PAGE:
As a person who buys a lot of content and also engages heavily in file-sharing, it's rather amusing to have critics try to simplify what's going on with the “If you don't like it, take your business to Lowe's” analogy. As if this was just a nonchalant issue of poor customer service, like staying away from a horrible restaurant. To us, this is much larger than a poor customer service issue. This looks and feels like a scam. After being sold something, we find out later that it's not what we bought. When we turn to the sellers begging for reform, they instead sue us and try to get laws passed to criminalize our behavior.
Customer's make very personal connections with entertainment. You only need to look at the outpouring of support and numerous memorials when an artist dies for proof. You simply expect someone to stop liking an artist and "take their business elsewhere" when they aren't happy with post-purchase changing terms and conditions. That's insane. So I guess if you're in love with Taylor Swift's music, you're supposed to just drop her and take your business elsewhere by buying Stephen King's books when Universal Music starts using retroactive play-once DRM. Shit, I hope I didn't just give the RIAA a new DRM strategy.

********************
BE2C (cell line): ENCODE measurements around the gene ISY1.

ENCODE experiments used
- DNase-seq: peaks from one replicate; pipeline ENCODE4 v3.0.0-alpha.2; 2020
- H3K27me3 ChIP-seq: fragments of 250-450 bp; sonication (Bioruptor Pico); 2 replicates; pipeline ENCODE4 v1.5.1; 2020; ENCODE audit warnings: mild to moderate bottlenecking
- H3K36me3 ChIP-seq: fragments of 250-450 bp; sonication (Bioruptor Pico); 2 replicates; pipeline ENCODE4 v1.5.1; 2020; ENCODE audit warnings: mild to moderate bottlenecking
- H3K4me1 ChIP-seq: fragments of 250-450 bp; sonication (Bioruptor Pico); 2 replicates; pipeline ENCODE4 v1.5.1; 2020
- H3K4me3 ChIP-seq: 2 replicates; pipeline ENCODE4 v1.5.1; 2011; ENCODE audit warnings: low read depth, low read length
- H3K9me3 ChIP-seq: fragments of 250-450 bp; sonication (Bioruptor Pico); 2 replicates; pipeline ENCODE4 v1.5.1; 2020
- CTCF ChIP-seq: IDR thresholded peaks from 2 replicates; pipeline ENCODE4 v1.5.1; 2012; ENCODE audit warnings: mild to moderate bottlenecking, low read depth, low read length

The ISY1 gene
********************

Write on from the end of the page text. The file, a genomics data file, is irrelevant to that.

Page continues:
The entire “If you don't like it, don't buy it” criticism is based on an extremely flawed assumption. The critics assume that when I'm looking at content, that I listen to 30-second sound clips, watch movie trailers or play game demos and then go pirate what I want instead of buying it. That couldn't be any further from the truth. If I have even the slightest interest in something, my very first stop is the file-sharing sites. I don't listen to 30-second samples. I don't read preview chapters. I don't watch trailers. Like it or not, my “samples” are the full unrestricted versions of the content.